The Systolic and Diastolic Pressures
When a doctor measures a patient’s blood pressure, he learns how it rises when the heart ejects blood and how low it falls while the heart is filling for its next beat. The high point is called thesystolic pressure because this is read during the phase of the cardiac cycle calledsystole.The low point is called the diastolic pressure because this is read during diastole.
The various devices usually used to measure blood pressure are called sphygmomanometers. Because these measure blood pressure in terms of the force needed to raise a column of liquid mercury, blood pressure readings are expressed as millimeters (mm) of mercury (Hg). Normal pressure for a man aged 25 might be written as 120 mm Hg systolic and 80 mm Hg diastolic, or as 120/80 mm Hg. The difference between the systolic and diastolic pressure is the pulse rate.
Hypertension, or high blood pressure
Persistent elevations of 15 mm systolic and 8 mm diastolic above the average “normals” for a patient’s age are usually regarded as hypertension.However, although it is known that the heart and kidneys will be damaged if the blood pressure is maintained too long or too high a level, doctors have not yet found any completely satisfactory way of dividing normal from abnormally high pressures. What is dangerously high for one patient may cause no apparent harm in another.
Hypotension, or low blood pressure
A persistent reduction below 110 mm systolic in a man or 100 mm systolic in a woman is usually regarded as hypotension at any age. A sharp drop in blood pressure causes such symptoms as dizziness, nausea, and fainting. But, hypotension, when persistent and not associated with any disease or injury, is usually not a cause of concern. Such hypotension, because it makes heart and kidney disease less likely, may even prolong life.
The life of someone who has lost too much blood may be saved by giving him a transfusion of blood from someone else. But if this blood is too different from his own, it might do him harm than good and could kill him. To keep this from happening, samples of blood must be tested to see whether they are too different. One important test shows whether blood belongs to Group A, to Group B, to Group AB, or to Group O.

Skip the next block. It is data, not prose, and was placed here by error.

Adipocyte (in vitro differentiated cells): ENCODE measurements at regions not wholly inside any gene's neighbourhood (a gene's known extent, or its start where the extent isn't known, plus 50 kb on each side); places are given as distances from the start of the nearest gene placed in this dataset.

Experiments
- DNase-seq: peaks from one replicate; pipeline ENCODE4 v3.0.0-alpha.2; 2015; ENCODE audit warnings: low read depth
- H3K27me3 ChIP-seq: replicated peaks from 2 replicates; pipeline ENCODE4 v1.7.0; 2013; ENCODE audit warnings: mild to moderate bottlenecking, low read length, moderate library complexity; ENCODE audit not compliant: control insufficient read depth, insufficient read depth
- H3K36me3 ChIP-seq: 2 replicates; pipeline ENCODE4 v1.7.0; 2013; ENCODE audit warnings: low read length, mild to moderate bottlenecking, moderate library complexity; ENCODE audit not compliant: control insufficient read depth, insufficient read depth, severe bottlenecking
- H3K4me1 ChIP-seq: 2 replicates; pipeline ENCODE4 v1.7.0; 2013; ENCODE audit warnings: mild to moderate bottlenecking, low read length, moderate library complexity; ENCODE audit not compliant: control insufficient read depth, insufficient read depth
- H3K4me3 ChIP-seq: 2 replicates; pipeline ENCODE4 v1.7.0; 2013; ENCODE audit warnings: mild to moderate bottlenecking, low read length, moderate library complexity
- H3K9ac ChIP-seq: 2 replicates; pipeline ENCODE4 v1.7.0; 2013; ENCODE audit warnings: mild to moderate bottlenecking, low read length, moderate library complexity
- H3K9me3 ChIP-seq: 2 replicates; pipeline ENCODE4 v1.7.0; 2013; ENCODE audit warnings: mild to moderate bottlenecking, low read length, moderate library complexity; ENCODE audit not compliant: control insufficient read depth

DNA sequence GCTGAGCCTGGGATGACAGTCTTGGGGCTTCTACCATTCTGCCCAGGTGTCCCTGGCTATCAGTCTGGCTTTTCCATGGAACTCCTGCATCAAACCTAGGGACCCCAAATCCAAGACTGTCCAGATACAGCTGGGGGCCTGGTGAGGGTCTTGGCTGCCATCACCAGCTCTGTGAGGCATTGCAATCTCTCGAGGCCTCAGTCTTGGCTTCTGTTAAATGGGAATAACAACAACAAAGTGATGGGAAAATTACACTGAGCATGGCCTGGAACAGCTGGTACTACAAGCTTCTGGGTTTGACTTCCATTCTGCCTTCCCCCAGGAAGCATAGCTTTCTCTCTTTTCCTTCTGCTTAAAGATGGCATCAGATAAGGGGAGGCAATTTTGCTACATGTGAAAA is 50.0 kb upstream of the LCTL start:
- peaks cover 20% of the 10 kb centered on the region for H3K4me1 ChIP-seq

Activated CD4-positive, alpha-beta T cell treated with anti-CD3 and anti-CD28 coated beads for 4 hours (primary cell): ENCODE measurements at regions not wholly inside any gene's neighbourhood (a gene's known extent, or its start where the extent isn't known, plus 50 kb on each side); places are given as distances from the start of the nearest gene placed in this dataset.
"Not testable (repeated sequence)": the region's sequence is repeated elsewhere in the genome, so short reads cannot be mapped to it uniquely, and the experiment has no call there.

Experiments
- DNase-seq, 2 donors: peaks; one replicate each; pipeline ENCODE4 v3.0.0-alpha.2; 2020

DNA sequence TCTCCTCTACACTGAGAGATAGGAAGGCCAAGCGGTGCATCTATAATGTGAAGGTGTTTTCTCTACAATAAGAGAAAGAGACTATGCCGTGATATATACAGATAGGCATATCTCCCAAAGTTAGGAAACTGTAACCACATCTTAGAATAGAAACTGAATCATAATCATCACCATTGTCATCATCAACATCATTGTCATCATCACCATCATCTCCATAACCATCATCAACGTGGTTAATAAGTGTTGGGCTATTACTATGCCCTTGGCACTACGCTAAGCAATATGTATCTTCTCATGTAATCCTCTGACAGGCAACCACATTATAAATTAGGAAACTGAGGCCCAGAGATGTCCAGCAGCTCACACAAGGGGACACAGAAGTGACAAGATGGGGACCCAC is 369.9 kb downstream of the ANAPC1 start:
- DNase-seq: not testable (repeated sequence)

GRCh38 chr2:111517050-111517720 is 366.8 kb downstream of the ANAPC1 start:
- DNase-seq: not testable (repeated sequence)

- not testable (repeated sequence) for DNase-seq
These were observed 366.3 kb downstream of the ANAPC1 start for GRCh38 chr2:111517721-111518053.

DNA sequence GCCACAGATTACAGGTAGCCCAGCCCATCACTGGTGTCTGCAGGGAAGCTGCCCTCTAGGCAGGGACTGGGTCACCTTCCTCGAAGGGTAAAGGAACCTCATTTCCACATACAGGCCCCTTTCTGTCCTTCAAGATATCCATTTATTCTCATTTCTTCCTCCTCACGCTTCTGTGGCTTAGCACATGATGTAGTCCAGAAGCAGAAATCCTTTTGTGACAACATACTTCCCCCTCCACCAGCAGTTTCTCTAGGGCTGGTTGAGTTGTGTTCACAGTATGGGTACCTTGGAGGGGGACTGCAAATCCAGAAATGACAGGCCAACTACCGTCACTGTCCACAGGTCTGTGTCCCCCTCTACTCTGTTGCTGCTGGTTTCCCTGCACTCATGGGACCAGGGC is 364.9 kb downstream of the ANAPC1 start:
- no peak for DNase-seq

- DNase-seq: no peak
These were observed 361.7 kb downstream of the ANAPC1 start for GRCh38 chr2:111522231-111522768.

Every human being is born with blood of one of these groups. Which group a child has depends on what he inherited from his parents.
These four blood types differ because of antigens (agglutinogens) found in red cells and of antibodies (agglutinins) found in blood serum. If red cells from one person are added to serum from another, and if this serum contains an agglutinin that reacts against an agglutinogen present in the cells, the cells will stick together in an antigen-antibody reaction called agglutination. When this happens inside blood vessels, the red cells are soon destroyed (in a process called hemolysis), releasing substances that then act like poisons.
The two agglutinogens are named A and B. The agglutinin against A is named alpha.The agglutinin against B is named beta.The four blood groups are named to show which kind of agglutinogen their red cells contain.
A person having Group A blood cannot be given Group B or Group AB blood because the beta agglutinin in his serum would react against the B in the transfused red cells. Group O blood might be safe, however, because its red cells have no B and the amount of serum that would be transfused would have too little alpha agglutinin to do much harm.
Because the red cells of Group O have no A or B, they will not be agglutinated by alpha or beta. This is why a person having Group O blood may be called a “universal donor;” his blood may be safe for patients having blood belonging to any of the three other groups. Similarly, a patient having Group AB blood may be called a “universal recipient”; it may be safe to give him blood belonging to any of the three other groups because his serum contains no alpha or beta to react against transfused red cells.